Since the advent of reconstructive arterial surgery, the place of lumbar sympathectomy in the management of occlusive arterial disease has been undergoing a continuous reappraisal, as shown by several recent reports.1-6
While the superiority of results achieved with grafting procedures and endarterectomy, especially in aortoiliac disease is well established, their use in the femoropopliteal segment is greatly limited either by advanced lesions or disappointing long-term followups.
In these cases the only available surgical method of revascularization is lumbar sympathectomy. It is obviously a second best since its objective is more limited than that of direct arterial surgery, as it promotes only development of collateral circulation. Despite these limitations, lumbar sympathectomy has definite indications in the management of peripheral occlusive arterial disease.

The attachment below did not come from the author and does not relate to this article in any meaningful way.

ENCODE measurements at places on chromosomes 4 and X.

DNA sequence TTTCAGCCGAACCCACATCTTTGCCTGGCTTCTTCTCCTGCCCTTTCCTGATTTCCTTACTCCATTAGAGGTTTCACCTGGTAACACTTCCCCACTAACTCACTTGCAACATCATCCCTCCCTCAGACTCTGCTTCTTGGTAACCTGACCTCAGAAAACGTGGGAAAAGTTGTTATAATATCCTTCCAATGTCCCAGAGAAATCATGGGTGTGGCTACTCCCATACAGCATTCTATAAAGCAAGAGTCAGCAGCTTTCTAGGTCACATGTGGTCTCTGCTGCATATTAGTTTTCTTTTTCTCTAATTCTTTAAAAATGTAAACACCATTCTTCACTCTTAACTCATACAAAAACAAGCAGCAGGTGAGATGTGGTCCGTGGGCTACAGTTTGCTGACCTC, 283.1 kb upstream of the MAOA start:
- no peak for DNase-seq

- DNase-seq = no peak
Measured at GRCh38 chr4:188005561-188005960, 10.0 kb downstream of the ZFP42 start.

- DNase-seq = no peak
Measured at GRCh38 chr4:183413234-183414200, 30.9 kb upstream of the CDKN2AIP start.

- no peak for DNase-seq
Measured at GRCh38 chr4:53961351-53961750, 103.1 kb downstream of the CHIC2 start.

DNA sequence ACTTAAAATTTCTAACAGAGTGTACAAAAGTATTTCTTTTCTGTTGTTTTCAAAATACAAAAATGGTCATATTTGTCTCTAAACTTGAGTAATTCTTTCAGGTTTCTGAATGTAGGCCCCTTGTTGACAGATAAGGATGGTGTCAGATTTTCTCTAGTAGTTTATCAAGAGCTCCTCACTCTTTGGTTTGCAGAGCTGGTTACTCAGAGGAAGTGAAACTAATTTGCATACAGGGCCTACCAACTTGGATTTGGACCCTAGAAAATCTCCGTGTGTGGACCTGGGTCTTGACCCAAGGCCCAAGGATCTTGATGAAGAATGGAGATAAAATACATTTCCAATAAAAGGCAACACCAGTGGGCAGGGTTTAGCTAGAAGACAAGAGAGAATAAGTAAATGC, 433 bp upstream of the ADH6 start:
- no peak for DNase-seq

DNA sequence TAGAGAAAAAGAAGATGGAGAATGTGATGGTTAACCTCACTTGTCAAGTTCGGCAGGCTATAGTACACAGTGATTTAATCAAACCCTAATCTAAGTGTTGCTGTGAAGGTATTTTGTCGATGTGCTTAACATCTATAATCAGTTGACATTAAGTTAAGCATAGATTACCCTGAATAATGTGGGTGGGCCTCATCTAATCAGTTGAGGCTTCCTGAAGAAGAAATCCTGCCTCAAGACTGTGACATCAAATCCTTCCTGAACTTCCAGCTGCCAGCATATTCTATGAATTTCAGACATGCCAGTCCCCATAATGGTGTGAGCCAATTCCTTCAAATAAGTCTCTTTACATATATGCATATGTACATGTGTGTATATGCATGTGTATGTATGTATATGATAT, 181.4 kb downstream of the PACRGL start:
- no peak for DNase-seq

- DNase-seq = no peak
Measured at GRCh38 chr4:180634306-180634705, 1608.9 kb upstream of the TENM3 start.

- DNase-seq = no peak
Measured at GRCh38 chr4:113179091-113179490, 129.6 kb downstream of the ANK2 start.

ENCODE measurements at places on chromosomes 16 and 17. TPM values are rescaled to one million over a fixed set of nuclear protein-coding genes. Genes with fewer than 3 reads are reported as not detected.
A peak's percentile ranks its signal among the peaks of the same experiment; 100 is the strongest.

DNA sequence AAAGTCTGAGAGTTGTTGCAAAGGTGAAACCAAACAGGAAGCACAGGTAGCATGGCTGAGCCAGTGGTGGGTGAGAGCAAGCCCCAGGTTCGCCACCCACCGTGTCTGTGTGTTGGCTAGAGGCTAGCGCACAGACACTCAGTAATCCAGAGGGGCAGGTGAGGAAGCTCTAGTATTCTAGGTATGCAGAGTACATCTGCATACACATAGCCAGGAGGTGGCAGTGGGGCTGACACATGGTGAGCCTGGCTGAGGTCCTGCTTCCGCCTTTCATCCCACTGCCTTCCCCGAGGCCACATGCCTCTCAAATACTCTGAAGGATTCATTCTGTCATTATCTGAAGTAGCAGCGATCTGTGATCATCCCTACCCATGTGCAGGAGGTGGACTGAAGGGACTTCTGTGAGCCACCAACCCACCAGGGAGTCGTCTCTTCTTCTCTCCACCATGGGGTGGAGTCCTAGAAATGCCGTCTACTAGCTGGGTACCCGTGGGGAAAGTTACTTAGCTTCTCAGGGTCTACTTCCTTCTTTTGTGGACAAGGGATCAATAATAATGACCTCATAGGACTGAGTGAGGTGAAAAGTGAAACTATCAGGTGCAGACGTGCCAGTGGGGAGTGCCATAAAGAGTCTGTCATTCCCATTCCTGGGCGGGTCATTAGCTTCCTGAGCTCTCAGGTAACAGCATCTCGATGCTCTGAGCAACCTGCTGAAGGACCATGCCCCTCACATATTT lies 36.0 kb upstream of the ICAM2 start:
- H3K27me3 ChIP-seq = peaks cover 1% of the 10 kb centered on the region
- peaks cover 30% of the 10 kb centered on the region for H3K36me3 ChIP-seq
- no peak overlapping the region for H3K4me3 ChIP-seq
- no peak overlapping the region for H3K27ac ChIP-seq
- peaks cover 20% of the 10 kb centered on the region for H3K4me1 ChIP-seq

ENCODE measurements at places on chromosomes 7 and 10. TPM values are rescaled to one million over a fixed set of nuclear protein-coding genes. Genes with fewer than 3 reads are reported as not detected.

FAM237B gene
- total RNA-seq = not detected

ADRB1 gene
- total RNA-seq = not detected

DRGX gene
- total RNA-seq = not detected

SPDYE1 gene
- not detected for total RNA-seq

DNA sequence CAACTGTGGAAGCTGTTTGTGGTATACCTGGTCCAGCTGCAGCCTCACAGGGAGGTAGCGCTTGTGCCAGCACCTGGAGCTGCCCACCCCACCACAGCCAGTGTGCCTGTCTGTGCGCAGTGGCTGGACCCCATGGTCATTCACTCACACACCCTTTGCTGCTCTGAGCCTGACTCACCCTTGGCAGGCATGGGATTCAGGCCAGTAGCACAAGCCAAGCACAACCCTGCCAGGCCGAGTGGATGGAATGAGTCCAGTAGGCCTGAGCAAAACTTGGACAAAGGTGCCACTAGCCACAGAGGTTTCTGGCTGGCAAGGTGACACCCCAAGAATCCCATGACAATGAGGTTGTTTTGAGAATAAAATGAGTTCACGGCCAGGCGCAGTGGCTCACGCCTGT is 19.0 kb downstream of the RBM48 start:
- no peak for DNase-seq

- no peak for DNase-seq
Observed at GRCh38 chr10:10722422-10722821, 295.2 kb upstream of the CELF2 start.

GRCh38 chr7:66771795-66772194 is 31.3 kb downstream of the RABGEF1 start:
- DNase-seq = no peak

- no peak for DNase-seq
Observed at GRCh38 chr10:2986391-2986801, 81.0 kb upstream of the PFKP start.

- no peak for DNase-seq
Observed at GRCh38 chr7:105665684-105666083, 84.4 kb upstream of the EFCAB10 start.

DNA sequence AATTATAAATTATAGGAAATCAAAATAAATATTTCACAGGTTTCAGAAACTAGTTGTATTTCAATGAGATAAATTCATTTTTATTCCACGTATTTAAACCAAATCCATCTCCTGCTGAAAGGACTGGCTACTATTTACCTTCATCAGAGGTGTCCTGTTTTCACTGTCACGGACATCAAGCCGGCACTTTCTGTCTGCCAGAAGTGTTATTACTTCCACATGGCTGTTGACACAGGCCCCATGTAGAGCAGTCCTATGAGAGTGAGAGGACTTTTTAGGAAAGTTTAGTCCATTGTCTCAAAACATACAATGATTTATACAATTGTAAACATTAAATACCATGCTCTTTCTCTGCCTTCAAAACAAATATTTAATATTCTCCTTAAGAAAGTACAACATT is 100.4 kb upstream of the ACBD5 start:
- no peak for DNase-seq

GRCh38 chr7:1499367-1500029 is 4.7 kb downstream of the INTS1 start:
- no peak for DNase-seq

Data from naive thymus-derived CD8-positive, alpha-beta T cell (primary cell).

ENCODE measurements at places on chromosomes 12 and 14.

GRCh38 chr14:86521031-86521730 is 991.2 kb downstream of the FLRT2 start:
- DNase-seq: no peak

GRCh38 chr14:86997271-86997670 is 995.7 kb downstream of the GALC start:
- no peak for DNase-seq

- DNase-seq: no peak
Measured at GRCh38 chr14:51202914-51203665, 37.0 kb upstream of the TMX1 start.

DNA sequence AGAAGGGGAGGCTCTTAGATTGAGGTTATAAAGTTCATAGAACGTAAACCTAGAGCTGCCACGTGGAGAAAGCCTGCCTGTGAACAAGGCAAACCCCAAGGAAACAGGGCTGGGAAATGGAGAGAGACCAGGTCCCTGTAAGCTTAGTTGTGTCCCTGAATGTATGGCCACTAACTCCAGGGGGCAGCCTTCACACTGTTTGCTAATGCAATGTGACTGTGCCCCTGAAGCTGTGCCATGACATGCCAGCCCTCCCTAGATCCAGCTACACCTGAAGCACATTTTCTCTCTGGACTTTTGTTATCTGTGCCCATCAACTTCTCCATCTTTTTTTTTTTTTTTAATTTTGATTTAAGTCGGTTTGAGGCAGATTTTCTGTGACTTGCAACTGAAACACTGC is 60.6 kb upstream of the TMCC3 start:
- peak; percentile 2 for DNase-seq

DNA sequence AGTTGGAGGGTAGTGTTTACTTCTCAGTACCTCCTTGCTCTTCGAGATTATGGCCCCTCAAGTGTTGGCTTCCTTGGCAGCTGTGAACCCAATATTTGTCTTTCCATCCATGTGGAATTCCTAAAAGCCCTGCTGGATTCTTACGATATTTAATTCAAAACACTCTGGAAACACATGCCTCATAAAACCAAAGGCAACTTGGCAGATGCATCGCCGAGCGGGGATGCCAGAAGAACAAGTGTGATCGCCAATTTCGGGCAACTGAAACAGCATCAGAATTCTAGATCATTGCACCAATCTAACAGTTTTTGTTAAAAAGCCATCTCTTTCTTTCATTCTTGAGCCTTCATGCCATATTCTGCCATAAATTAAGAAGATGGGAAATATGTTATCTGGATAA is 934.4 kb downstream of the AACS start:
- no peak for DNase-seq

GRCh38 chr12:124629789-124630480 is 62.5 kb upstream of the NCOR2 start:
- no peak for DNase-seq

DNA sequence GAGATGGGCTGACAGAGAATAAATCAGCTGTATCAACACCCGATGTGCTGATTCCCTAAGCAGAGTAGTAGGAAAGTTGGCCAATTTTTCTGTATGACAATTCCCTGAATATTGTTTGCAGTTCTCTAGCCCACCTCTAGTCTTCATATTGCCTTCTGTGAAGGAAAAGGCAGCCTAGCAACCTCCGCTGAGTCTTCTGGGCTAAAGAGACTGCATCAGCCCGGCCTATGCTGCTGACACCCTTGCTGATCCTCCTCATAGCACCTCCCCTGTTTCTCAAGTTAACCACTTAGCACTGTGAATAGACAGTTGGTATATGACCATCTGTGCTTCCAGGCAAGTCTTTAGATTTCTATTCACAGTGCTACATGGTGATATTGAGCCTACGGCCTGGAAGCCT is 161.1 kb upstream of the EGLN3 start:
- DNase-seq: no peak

Indeed, in an extremity with the main arteries occluded, its viability will depend entirely upon the blood supply through the available collaterals. While in a number of cases
HAIMOVICI H, STEINMAN C, KARSON IH. Evaluation of Lumbar Sympathectomy: Advanced Occlusive Arterial Disease. Arch Surg. 1964;89(6):1089–1095. doi:10.1001/archsurg.1964.01320060157028
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